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What Can Be Made from One Barrel of Oil?

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What Can Be Made from One Barrel of Oil?

What Can Be Made from One Barrel of Oil?

Oil gets a bad rap these days, but the stuff is actually quite incredible.

Many people think of crude oil as a thick, black liquid that is used to source our unquenchable thirst for gasoline. However, the reality is that each barrel of oil is refined to be used in a variety of applications that includes fuel, cosmetics, plastics, rubber, and candle wax.

What’s in one barrel of oil?

Today’s infographic comes from JWN Energy, an oil and gas news site. Using Chevron as a source, it shows 17 different things that can be made from each barrel of oil.

Here is everything that can be made from just one barrel of oil:

  • Enough gasoline to drive a medium-sized car over 450km (280 miles).
  • Enough distillate fuel to drive a large truck for almost 65km (40 miles). If jet fuel fraction is included, that same truck can run nearly 80km (50 miles).
  • Nearly 70 kWh of electricity at a power plant generated by residual fuel.
  • About 1.8 kg (4 lbs) of charcoal briquettes.
  • Enough propane to fill 12 small (14.1 ounce) cylinders for home, camping or workshop use.
  • Asphalt to make about 3.8 L (one gallon) of tar for patching roofs or streets.
  • Lubricants to make about a 0.95 L (one quart) of motor oil.
  • Wax for 170 birthday candles or 27 wax crayons.

But that’s not all. After producing all of the above products, there’s also enough petrochemicals leftover to be used as a base for one of the following:

  • 39 polyester shirts
  • 750 pocket combs
  • 540 toothbrushes
  • 65 plastic dustpans
  • 23 hula hoops
  • 65 plastic drinking cups
  • 195 one-cup measuring cups
  • 11 plastic telephone housings
  • 135 four-inch rubber balls

Oil is not a one-trick pony, and the gooey black liquid actually has thousands of applications. The above serves as one example of how a barrel could be used, but here’s a list of many other oil applications. It includes everything from guitar strings to antihistamines.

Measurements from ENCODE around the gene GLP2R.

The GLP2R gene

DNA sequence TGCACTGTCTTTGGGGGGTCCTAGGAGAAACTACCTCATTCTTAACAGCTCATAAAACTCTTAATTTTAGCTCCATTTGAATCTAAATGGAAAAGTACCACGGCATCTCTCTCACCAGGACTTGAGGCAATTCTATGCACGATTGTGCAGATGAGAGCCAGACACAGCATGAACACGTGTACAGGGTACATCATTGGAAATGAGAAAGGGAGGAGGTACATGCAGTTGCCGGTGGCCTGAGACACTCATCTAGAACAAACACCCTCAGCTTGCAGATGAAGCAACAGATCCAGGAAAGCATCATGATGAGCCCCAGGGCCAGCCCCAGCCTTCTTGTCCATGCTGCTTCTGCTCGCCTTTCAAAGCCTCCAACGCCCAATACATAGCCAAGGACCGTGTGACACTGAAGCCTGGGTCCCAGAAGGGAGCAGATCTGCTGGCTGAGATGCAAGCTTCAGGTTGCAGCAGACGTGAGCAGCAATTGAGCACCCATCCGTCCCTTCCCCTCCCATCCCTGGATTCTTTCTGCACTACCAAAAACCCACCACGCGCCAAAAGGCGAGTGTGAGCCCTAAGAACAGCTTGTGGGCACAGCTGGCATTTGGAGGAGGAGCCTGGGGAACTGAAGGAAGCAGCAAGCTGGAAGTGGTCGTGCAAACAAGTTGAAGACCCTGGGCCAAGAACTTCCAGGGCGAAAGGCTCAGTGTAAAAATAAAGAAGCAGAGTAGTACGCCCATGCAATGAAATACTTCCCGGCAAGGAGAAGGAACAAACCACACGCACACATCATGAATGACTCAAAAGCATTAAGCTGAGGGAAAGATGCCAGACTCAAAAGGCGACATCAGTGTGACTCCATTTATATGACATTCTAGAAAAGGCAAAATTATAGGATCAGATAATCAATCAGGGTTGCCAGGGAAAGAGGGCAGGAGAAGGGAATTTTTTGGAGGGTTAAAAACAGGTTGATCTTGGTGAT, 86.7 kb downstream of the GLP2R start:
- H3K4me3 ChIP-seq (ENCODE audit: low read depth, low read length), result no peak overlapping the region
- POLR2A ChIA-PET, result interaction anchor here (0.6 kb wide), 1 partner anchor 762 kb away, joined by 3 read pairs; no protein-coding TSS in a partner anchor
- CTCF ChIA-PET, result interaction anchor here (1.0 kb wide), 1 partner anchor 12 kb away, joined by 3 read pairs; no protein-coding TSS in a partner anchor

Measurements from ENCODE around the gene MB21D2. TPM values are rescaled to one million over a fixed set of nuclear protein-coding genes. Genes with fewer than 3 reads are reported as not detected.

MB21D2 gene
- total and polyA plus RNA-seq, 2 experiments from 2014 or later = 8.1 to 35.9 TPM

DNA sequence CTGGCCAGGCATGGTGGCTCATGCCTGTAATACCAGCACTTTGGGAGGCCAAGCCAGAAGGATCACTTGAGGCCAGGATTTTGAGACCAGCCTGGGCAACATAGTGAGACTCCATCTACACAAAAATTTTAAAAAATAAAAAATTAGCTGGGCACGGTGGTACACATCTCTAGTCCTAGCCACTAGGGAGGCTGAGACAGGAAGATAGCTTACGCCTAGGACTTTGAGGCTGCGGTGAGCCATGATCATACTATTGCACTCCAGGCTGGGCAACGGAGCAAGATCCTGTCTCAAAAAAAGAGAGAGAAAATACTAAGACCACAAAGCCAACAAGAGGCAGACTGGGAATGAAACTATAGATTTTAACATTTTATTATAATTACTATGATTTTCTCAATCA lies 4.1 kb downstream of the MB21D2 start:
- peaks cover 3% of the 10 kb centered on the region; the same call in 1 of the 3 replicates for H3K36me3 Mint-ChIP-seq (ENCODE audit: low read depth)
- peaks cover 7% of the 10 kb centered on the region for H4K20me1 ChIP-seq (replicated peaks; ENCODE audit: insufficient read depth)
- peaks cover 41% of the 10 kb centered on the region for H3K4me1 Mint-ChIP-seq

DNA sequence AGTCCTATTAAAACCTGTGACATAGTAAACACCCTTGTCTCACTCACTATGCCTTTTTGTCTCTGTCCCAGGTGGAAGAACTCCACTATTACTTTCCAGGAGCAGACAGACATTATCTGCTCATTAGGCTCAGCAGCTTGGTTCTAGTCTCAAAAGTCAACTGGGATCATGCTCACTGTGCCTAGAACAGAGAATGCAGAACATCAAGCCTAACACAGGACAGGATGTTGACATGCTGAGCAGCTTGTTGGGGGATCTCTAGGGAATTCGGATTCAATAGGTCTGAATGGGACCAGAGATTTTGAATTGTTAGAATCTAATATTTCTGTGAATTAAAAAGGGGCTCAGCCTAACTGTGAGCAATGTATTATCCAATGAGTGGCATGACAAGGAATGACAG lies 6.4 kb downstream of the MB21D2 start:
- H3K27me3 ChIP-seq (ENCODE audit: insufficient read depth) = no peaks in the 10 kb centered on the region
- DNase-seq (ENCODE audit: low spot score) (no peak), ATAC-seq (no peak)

Whatever your opinion is of fossil fuels, it’s still pretty astonishing what can be produced out of each barrel of oil.

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Energy

Visualized: Renewable Energy Capacity Through Time (2000–2023)

This streamgraph shows the growth in renewable energy capacity by country and region since 2000.

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The preview image for a streamgraph showing the change in renewable energy capacity over time by country and region.

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The following content is sponsored by National Public Utilities Council

Visualized: Renewable Energy Capacity Through Time (2000–2023)

Global renewable energy capacity has grown by 415% since 2000, or at a compound annual growth rate (CAGR) of 7.4%.

However, many large and wealthy regions, including the United States and Europe, maintain lower average annual renewable capacity growth.

This chart, created in partnership with the National Public Utilities Council, shows how each world region has contributed to the growth in renewable energy capacity since 2000, using the latest data release from the International Renewable Energy Agency (IRENA).

Renewable Energy Trends in Developed Economies

Between 2000 and 2023, global renewable capacity increased from 0.8 to 3.9 TW. This was led by China, which added 1.4 TW, more than Africa, Europe, and North America combined. Renewable energy here includes solar, wind, hydro (excluding pumped storage), bioenergy, geothermal, and marine energy.

During this period, capacity growth in the U.S. has been slightly faster than what’s been seen in Europe, but much slower than in China. However, U.S. renewable growth is expected to accelerate due to the recent implementation of the Inflation Reduction Act.

Overall, Asia has shown the greatest regional growth, with China being the standout country in the continent.

Region2000–2023 Growth10-Year Growth (2013–2023)1-Year Growth (2022–2023)
Europe313%88%10%
China1,817%304%26%
United States322%126%9%
Canada57%25%2%

It’s worth noting that Canada has fared significantly worse than the rest of the developed world since 2000 when it comes to renewable capacity additions. Between 2000 and 2023, the country’s renewable capacity grew only by 57%.  

Trends in Developing Economies

Africa’s renewable capacity has grown by 184% since 2000 with a CAGR of 4%. 

India is now the most populous country on the planet, and its renewable capacity is also rapidly growing. From 2000–2023, it grew by 604%, or a CAGR of 8%.

It is worth remembering that energy capacity is not always equivalent to power generation. This is especially the case for intermittent sources of energy, such as solar and wind, which depend on natural phenomena.

Despite the widespread growth of renewable energy worldwide, IRENA emphasizes that global renewable generation capacity must triple from its 2023 levels by 2030 to meet the ambitious targets set by the Paris Agreement.

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